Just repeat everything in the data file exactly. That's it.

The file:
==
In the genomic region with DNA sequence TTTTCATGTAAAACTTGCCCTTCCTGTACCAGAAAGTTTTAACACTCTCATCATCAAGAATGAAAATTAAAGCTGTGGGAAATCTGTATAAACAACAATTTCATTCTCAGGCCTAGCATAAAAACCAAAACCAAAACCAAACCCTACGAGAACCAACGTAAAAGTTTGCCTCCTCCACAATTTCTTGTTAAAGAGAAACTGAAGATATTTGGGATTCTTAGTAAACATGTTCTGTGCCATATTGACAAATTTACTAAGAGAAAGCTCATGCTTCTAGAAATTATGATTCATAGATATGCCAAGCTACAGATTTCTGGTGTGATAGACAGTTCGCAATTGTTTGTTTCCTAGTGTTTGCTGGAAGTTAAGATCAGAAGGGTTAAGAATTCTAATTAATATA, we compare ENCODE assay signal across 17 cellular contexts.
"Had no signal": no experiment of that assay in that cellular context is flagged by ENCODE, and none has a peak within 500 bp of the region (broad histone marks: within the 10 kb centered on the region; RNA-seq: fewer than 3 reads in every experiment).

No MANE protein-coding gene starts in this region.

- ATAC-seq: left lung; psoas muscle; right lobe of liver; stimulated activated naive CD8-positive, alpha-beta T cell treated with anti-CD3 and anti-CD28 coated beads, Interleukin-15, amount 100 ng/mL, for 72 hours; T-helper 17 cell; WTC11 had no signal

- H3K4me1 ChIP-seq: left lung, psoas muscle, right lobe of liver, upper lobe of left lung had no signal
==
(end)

In the genomic region with DNA sequence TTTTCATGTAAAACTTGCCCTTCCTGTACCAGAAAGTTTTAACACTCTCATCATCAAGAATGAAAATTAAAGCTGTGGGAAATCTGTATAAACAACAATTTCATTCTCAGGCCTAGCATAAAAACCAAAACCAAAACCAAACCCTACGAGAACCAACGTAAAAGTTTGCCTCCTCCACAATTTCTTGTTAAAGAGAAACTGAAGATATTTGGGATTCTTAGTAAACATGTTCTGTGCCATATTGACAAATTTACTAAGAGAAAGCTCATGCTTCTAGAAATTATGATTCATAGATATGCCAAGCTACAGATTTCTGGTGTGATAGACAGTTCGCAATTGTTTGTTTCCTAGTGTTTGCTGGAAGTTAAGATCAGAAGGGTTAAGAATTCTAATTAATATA, we compare ENCODE assay signal across 17 cellular contexts.
"Had no signal": no experiment of that assay in that cellular context is flagged by ENCODE, and none has a peak within 500 bp of the region (broad histone marks: within the 10 kb centered on the region; RNA-seq: fewer than 3 reads in every experiment).

No MANE protein-coding gene starts in this region.

- ATAC-seq: left lung; psoas muscle; right lobe of liver; stimulated activated naive CD8-positive, alpha-beta T cell treated with anti-CD3 and anti-CD28 coated beads, Interleukin-15, amount 100 ng/mL, for 72 hours; T-helper 17 cell; WTC11 had no signal

- H3K4me1 ChIP-seq: left lung, psoas muscle, right lobe of liver, upper lobe of left lung had no signal